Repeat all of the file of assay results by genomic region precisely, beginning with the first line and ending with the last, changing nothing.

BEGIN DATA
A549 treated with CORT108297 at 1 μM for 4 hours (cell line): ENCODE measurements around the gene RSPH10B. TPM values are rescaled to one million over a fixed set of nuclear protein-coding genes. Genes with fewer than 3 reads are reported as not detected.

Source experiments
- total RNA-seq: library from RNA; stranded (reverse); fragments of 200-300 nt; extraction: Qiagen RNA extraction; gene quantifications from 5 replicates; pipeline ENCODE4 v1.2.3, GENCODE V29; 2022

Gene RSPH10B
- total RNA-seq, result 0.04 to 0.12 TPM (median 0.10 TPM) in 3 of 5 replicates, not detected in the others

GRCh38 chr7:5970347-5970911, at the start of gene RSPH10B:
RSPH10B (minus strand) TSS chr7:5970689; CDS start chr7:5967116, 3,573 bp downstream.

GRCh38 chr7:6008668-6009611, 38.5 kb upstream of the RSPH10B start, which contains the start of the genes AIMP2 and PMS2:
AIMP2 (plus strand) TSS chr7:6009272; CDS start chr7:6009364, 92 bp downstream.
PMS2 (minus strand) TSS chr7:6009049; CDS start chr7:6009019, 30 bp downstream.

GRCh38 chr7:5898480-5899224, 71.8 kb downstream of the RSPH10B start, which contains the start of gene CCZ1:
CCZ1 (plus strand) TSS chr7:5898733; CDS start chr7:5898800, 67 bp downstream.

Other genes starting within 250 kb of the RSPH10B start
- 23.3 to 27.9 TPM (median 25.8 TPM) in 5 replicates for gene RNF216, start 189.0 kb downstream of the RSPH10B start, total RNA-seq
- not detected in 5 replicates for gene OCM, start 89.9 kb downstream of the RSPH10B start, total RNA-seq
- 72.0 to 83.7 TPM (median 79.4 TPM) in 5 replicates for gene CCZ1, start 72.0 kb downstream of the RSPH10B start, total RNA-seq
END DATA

A549 treated with CORT108297 at 1 μM for 4 hours (cell line): ENCODE measurements around the gene RSPH10B. TPM values are rescaled to one million over a fixed set of nuclear protein-coding genes. Genes with fewer than 3 reads are reported as not detected.

Source experiments
- total RNA-seq: library from RNA; stranded (reverse); fragments of 200-300 nt; extraction: Qiagen RNA extraction; gene quantifications from 5 replicates; pipeline ENCODE4 v1.2.3, GENCODE V29; 2022

Gene RSPH10B
- total RNA-seq, result 0.04 to 0.12 TPM (median 0.10 TPM) in 3 of 5 replicates, not detected in the others

GRCh38 chr7:5970347-5970911, at the start of gene RSPH10B:
RSPH10B (minus strand) TSS chr7:5970689; CDS start chr7:5967116, 3,573 bp downstream.

GRCh38 chr7:6008668-6009611, 38.5 kb upstream of the RSPH10B start, which contains the start of the genes AIMP2 and PMS2:
AIMP2 (plus strand) TSS chr7:6009272; CDS start chr7:6009364, 92 bp downstream.
PMS2 (minus strand) TSS chr7:6009049; CDS start chr7:6009019, 30 bp downstream.

GRCh38 chr7:5898480-5899224, 71.8 kb downstream of the RSPH10B start, which contains the start of gene CCZ1:
CCZ1 (plus strand) TSS chr7:5898733; CDS start chr7:5898800, 67 bp downstream.

Other genes starting within 250 kb of the RSPH10B start
- 23.3 to 27.9 TPM (median 25.8 TPM) in 5 replicates for gene RNF216, start 189.0 kb downstream of the RSPH10B start, total RNA-seq
- not detected in 5 replicates for gene OCM, start 89.9 kb downstream of the RSPH10B start, total RNA-seq
- 72.0 to 83.7 TPM (median 79.4 TPM) in 5 replicates for gene CCZ1, start 72.0 kb downstream of the RSPH10B start, total RNA-seq